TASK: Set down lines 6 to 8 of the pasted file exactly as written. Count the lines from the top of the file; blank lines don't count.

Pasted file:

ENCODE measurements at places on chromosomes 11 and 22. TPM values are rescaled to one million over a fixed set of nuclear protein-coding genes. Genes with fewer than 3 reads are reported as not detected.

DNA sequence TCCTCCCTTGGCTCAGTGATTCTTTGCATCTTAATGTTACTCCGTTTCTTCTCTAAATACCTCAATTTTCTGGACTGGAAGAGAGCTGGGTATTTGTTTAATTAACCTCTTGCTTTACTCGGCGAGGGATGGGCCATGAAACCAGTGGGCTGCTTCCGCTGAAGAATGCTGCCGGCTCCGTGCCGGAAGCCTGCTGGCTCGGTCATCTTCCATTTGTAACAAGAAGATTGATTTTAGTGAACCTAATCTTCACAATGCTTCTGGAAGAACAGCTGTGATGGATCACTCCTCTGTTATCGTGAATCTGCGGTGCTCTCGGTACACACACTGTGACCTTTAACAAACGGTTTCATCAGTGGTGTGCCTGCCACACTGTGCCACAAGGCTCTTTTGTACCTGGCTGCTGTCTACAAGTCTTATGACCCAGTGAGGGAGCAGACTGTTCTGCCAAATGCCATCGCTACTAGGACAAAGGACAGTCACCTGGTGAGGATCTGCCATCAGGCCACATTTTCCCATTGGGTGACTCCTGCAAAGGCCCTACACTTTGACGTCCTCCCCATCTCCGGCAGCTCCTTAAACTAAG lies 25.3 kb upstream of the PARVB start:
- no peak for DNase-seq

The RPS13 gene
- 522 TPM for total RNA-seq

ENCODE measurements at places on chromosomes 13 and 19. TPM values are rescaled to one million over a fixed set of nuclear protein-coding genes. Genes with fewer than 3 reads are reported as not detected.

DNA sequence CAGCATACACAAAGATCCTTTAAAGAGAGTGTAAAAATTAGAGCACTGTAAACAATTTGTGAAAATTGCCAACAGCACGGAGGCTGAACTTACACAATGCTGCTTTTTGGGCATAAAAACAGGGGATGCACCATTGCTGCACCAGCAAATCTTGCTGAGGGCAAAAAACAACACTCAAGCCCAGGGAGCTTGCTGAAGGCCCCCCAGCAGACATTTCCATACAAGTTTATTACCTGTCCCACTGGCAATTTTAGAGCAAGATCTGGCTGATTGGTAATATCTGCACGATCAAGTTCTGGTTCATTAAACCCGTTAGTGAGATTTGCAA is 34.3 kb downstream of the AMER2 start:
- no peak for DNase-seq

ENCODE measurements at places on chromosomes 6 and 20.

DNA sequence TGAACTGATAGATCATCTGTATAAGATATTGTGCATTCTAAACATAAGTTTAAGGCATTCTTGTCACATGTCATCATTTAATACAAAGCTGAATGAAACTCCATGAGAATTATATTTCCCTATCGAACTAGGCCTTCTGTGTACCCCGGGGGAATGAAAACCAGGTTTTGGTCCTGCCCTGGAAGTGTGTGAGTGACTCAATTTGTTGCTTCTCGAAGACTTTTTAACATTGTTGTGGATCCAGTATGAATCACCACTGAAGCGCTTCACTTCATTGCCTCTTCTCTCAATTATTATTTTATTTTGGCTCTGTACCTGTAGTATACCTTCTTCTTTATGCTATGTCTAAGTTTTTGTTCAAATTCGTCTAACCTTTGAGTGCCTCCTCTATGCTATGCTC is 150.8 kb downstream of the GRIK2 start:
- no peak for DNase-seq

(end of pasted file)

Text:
ENCODE measurements at places on chromosomes 13 and 19. TPM values are rescaled to one million over a fixed set of nuclear protein-coding genes. Genes with fewer than 3 reads are reported as not detected.

DNA sequence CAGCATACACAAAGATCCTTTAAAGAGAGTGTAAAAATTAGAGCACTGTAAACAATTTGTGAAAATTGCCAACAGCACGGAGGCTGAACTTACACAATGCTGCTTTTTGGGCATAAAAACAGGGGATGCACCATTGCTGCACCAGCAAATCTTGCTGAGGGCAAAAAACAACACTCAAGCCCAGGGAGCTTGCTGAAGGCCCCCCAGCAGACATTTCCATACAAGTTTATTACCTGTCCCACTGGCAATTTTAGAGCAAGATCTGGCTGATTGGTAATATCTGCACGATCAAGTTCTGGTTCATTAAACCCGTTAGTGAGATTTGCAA is 34.3 kb downstream of the AMER2 start:
- no peak for DNase-seq